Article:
High insulin levels have been linked with irregular periods and fertility problems. Having too much insulin in your body may affect your ovaries and make them produce too much testosterone. High levels of both insulin and testosterone are thought to interfere with the development of follicles into eggs, making many follicles develop, but rarely to full maturity.
Weight gain and fertility
Meanwhile, your weight can affect your fertility too. According to the NHS being overweight or severely underweight can affect ovulation. It is common for women with PCOS to be affected by weight gain. This may be another factor that impacts overweight PCOS women when trying to get pregnant. Thankfully losing weight can help increase your chances of regulating your fertility - here are some tips on getting started.
What are the treatments?
If you have PCOS and have experienced difficulties getting pregnant, there are several medical treatments you may be offered:
This is a drug used to stimulate ovulation, but there are side effects associated with it, including a higher risk of having multiple pregnancies. It’s usually only prescribed for three to six cycles, as a prolonged use isn’t recommended.
Taking the contraceptive pill may also help correct hormonal balances and trigger a monthly bleed. But of course you won’t be able to get pregnant while you’re taking it, so it may only be suitable if you’re planning to conceive at some point in the future.
If you’ve tried clomifene but it was unsuccessful, you may be treated with an injected medicine to help your ovaries produce eggs. One example is a drug called letrozole, which may help boost your levels of follicle-stimulating hormone.
In vitro fertilisation is an option for women with PCOS who want to conceive and is often successful. However, it’s not usually suitable for women with PCOS who are also obese.
This may sound alarming but it’s a simple surgical procedure that involves making several small holes in each ovary, often with a laser. This can make the ovaries more sensitive to clomifene or make ovulation regular without clomifene – though experts aren’t really sure why it works.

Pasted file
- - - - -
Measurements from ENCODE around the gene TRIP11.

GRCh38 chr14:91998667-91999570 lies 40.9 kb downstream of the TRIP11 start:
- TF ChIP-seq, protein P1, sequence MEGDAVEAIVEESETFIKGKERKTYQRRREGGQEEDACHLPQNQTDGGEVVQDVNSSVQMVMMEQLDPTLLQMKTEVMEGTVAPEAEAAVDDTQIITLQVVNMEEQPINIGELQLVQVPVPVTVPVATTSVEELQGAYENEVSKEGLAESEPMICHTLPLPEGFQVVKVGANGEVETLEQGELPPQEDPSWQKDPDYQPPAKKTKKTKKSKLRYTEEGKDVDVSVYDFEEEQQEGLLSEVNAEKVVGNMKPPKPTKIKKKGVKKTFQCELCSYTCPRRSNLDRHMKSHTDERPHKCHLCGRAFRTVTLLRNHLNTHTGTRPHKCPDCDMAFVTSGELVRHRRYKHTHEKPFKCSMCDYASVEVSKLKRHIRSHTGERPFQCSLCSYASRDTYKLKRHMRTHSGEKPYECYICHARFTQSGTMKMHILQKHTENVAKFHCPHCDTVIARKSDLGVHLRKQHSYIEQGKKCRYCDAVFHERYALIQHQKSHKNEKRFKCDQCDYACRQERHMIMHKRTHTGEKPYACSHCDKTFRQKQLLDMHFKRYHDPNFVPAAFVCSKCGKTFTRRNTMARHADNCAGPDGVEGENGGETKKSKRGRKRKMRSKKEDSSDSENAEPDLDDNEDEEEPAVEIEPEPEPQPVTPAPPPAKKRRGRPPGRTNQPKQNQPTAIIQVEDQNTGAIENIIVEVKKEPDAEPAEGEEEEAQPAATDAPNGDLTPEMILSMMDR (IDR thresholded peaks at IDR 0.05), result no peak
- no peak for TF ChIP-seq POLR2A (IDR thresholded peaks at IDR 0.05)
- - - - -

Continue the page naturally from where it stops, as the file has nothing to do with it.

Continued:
There are also lots of other things you can do to boost your chances of getting pregnant with PCOS.
Not all women with PCOS have problems with fertility, and you can still get pregnant if you’re not ovulating every month and having unprotected sex. If you have PCOS and you’re not trying for a baby, it’s important to use contraception to avoid an unwanted pregnancy. Speak to your GP for more advice on suitable contraception methods.
To find out more about PCOS and understanding your symptoms, explore the rest of our resources centre.
Melo, A.S., Ferriani, R.A., Navarro, P.A. (2015 Nov). Treatment of infertility in women with polycystic ovary syndrome: approach to clinical practice. Clinics (Sao Paulo). 2015 Nov; 70(11): 765–769. Available online: https://www.ncbi.nlm.nih.gov/pmc/articles/PMC4642490//
Michelmore, K.F., Balen, A.H., Dunger, D.B. and Vessey, M.P. (1999 Dec). Polycystic ovaries and associated clinical and biochemical features in young women. Clin Endocrinol (Oxf). 1999 Dec;51(6):779-8. Available online: https://www.ncbi.nlm.nih.gov/pubmed/10619984
Disclaimer: The information presented by Nature's Best is for informational purposes only. It is based on scientific studies (human, animal, or in vitro), clinical experience, or traditional usage as cited in each article. The results reported may not necessarily occur in all individuals. Self-treatment is not recommended for life-threatening conditions that require medical treatment under a doctor's care. For many of the conditions discussed, treatment with prescription or over the counter medication is also available. Consult your doctor, practitioner, and/or pharmacist for any health problem and before using any supplements or before making any changes in prescribed medications.
Olivia Salter has always been an avid health nut. After graduating from the University of Bristol, she began working for a nutritional consultancy where she discovered her passion for all things wellness-related. There, she executed much of the company’s content marketing strategy and found her niche in health writing, publishing articles in Women’s Health, Mind Body Green, Thrive and Psychologies.